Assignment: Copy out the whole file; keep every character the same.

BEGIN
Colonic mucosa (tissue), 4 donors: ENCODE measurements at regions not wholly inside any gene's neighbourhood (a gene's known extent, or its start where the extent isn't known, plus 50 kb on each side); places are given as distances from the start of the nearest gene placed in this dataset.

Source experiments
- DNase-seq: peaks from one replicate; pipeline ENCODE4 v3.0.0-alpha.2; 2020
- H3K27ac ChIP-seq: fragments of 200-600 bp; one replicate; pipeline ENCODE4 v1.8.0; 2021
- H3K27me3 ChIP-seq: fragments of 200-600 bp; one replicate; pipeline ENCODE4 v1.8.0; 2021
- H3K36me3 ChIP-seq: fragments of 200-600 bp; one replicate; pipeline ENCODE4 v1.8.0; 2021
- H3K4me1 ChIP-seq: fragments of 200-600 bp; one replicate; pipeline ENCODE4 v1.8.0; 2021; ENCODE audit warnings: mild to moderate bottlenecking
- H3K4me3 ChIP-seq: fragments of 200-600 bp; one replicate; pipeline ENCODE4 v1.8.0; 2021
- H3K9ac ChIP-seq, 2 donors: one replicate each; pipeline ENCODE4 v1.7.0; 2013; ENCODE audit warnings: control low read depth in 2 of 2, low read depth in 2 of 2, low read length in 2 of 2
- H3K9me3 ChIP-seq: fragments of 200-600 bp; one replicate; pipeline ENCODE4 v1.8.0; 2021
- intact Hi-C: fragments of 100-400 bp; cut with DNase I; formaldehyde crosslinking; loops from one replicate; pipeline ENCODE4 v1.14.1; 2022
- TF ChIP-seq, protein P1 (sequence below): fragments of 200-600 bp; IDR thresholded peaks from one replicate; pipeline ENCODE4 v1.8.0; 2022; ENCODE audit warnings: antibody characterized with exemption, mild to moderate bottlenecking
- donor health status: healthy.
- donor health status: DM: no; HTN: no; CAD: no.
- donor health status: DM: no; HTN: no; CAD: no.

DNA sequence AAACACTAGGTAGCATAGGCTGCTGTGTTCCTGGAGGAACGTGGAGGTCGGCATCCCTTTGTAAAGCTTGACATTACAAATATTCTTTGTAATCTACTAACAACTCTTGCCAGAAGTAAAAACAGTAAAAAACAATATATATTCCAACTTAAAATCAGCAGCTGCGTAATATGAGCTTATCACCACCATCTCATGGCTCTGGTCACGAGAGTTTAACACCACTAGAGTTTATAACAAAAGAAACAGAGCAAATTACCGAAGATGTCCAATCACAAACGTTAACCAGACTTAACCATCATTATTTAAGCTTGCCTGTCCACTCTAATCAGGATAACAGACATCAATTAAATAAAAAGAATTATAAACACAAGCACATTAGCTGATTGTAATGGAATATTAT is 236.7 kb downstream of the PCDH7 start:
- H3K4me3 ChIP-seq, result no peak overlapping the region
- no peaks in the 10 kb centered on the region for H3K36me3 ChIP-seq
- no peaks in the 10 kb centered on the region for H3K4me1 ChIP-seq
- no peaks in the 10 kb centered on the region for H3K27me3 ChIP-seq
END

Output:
Colonic mucosa (tissue), 4 donors: ENCODE measurements at regions not wholly inside any gene's neighbourhood (a gene's known extent, or its start where the extent isn't known, plus 50 kb on each side); places are given as distances from the start of the nearest gene placed in this dataset.

Source experiments
- DNase-seq: peaks from one replicate; pipeline ENCODE4 v3.0.0-alpha.2; 2020
- H3K27ac ChIP-seq: fragments of 200-600 bp; one replicate; pipeline ENCODE4 v1.8.0; 2021
- H3K27me3 ChIP-seq: fragments of 200-600 bp; one replicate; pipeline ENCODE4 v1.8.0; 2021
- H3K36me3 ChIP-seq: fragments of 200-600 bp; one replicate; pipeline ENCODE4 v1.8.0; 2021
- H3K4me1 ChIP-seq: fragments of 200-600 bp; one replicate; pipeline ENCODE4 v1.8.0; 2021; ENCODE audit warnings: mild to moderate bottlenecking
- H3K4me3 ChIP-seq: fragments of 200-600 bp; one replicate; pipeline ENCODE4 v1.8.0; 2021
- H3K9ac ChIP-seq, 2 donors: one replicate each; pipeline ENCODE4 v1.7.0; 2013; ENCODE audit warnings: control low read depth in 2 of 2, low read depth in 2 of 2, low read length in 2 of 2
- H3K9me3 ChIP-seq: fragments of 200-600 bp; one replicate; pipeline ENCODE4 v1.8.0; 2021
- intact Hi-C: fragments of 100-400 bp; cut with DNase I; formaldehyde crosslinking; loops from one replicate; pipeline ENCODE4 v1.14.1; 2022
- TF ChIP-seq, protein P1 (sequence below): fragments of 200-600 bp; IDR thresholded peaks from one replicate; pipeline ENCODE4 v1.8.0; 2022; ENCODE audit warnings: antibody characterized with exemption, mild to moderate bottlenecking
- donor health status: healthy.
- donor health status: DM: no; HTN: no; CAD: no.
- donor health status: DM: no; HTN: no; CAD: no.

DNA sequence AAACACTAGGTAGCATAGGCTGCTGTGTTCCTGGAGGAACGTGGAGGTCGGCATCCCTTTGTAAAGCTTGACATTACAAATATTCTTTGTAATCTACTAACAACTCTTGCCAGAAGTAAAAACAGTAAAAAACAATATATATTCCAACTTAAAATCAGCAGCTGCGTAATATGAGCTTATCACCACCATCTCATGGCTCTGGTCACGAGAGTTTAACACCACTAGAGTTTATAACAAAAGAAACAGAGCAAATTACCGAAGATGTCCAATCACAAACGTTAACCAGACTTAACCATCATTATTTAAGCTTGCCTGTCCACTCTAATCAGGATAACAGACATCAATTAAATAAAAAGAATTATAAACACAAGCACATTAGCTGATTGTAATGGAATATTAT is 236.7 kb downstream of the PCDH7 start:
- H3K4me3 ChIP-seq, result no peak overlapping the region
- no peaks in the 10 kb centered on the region for H3K36me3 ChIP-seq
- no peaks in the 10 kb centered on the region for H3K4me1 ChIP-seq
- no peaks in the 10 kb centered on the region for H3K27me3 ChIP-seq